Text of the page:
1. Six Sigma is a problem solving tool kit that seeks to improve the quality of process outputs by identifying and removing the causes of defects (errors) and minimizing variability in manufacturing and business processes.Six Sigma Green Belts are the tactical leads on improving functions within a job function that are able to apply the Lean Sigma Concepts to their daily work.The methods are universally applicable to anything where a customer is being serviced.
  2. The cost of the course for students included the textbook and ASQ student membershipThe professional rate only included the text.The ASQ Certified Six Sigma Green Belt Requires 3 or more years of work experience in one of more areas of the Body of Knowledge. There was a very long and at times heated exchange with the ASQ certification committee about what constitutes work experience. A compromise was ultimately reached however there were still a large number of qualified students that were denied the right to sit for the exam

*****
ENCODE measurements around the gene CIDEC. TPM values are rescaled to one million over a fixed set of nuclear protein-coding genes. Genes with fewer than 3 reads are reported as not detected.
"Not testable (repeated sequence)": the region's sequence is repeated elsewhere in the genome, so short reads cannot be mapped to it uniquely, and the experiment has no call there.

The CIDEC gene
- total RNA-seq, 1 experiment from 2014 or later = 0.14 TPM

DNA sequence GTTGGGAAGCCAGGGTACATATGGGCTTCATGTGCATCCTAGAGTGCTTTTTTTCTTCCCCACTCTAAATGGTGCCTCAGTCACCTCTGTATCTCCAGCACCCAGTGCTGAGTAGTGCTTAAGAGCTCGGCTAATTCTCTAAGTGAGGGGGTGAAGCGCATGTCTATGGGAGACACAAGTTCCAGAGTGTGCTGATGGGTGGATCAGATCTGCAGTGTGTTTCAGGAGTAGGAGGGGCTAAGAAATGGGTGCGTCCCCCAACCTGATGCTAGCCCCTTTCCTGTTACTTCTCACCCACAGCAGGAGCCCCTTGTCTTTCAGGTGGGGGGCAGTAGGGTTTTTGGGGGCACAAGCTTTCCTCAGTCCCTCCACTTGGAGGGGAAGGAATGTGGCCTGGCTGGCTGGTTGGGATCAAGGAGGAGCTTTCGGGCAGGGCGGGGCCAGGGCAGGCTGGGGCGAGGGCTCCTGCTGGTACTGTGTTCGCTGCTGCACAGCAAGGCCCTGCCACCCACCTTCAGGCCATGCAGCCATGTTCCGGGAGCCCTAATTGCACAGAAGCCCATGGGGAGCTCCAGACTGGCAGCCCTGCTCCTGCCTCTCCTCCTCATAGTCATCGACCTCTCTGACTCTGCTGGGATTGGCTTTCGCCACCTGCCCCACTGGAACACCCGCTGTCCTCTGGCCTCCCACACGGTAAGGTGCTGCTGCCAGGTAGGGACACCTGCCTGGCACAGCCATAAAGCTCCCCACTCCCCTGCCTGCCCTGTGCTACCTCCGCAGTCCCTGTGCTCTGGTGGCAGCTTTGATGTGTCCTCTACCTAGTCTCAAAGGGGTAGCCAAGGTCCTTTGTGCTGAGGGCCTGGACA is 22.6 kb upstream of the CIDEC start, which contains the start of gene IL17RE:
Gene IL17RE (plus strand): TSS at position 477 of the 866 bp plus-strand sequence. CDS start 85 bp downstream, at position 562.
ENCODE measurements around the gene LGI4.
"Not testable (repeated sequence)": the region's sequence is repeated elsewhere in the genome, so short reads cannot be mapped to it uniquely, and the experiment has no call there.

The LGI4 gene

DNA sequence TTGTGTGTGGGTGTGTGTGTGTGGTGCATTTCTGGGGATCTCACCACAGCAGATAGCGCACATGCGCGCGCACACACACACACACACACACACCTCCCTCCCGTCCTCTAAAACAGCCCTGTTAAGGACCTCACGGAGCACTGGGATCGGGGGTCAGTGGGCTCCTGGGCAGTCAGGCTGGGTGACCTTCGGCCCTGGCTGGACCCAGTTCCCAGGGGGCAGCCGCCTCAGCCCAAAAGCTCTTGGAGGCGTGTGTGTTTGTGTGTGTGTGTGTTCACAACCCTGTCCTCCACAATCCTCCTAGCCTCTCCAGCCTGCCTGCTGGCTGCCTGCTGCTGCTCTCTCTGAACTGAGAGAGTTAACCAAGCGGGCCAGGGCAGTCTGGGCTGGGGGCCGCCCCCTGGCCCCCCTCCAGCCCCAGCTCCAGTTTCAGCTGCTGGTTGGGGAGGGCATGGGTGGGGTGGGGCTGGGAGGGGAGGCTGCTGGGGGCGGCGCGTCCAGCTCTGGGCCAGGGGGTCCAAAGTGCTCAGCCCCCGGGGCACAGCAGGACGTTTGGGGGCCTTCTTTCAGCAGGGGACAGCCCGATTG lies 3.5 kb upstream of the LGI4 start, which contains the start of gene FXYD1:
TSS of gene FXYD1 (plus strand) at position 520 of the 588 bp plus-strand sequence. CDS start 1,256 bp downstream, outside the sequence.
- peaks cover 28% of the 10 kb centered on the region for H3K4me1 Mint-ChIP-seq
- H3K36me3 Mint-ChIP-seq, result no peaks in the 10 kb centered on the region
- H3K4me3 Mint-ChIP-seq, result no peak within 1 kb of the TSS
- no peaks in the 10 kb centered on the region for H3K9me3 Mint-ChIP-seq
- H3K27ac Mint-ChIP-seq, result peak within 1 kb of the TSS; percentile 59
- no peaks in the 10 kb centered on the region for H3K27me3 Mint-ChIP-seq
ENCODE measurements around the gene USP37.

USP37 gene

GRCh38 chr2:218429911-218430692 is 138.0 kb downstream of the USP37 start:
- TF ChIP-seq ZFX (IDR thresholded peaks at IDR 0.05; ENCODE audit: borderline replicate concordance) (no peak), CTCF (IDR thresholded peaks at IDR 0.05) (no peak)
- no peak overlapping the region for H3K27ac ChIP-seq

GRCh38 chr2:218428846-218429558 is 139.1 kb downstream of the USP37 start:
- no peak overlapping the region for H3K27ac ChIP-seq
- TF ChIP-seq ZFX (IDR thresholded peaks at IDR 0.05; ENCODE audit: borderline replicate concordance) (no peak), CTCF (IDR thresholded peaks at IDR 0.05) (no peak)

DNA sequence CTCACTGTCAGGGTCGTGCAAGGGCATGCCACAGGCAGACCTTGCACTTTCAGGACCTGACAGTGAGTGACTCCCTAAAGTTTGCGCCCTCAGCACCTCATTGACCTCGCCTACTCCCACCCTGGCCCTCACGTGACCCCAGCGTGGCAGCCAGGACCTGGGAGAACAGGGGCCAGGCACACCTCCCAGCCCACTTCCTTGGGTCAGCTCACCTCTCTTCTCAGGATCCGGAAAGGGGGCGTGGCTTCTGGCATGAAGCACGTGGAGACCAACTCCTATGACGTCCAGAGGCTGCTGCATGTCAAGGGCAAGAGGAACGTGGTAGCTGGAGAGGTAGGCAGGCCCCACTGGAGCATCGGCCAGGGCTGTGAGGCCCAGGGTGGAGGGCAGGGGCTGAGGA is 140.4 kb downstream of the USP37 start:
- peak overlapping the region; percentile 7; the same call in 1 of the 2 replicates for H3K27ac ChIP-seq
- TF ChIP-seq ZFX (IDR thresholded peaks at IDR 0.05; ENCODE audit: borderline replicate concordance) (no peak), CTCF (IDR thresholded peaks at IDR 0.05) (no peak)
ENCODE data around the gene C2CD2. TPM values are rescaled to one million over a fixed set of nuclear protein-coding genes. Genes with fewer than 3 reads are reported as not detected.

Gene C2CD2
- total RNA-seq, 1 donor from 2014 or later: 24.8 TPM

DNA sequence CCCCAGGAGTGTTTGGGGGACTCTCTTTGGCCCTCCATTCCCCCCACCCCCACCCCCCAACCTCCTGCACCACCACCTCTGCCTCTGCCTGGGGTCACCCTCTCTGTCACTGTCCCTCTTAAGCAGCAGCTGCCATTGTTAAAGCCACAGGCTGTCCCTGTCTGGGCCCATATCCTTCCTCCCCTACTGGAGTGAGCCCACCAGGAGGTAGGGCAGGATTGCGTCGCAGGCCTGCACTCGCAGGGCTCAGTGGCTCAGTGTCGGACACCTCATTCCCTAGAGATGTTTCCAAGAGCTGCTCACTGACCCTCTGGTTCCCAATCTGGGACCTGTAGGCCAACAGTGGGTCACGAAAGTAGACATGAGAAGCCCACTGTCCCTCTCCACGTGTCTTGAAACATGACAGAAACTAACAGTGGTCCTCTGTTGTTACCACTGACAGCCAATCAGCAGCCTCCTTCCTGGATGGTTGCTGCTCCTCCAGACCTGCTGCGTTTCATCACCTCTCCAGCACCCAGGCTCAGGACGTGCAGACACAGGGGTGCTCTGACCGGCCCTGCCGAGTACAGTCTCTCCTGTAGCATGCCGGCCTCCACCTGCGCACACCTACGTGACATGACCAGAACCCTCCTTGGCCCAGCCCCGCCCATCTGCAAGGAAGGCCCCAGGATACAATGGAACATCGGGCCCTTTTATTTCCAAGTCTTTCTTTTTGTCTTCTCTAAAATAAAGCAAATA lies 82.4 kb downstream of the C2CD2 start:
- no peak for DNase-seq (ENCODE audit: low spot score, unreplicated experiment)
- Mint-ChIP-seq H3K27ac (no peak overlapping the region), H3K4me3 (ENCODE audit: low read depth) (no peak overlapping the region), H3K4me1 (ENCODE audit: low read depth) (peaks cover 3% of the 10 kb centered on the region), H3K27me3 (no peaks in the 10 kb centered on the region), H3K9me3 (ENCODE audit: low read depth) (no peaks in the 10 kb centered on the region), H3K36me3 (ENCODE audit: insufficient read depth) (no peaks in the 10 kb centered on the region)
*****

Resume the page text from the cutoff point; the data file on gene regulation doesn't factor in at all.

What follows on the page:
3. This is a unique pedagogical approach and from philosophically is quite “meta”. The objective under examination is in fact the actor performing the examination.The most brilliant of teacher can write the most profound equation on a chalkboard, and the most diligent of students can take pristine notes. However learning only occurs when the student is able to apply the material. Johann Wolfgang von Goethe was correct when he said “Knowing is not enough; we must apply.”Given the diversity of the composition of the students in terms of education, life experience, income and industry finding a common task in which to apply the LSS would have been impossible. The only true commonality between the group was that they were all humans and wanted to earn their greenbelt. We were able to leverage this fact in developing the instructional roadmap for course.Also the utilization of Shewhart Control Charts which are used to differentiate between common cause and special cause variation, is fairly novel in academic settings.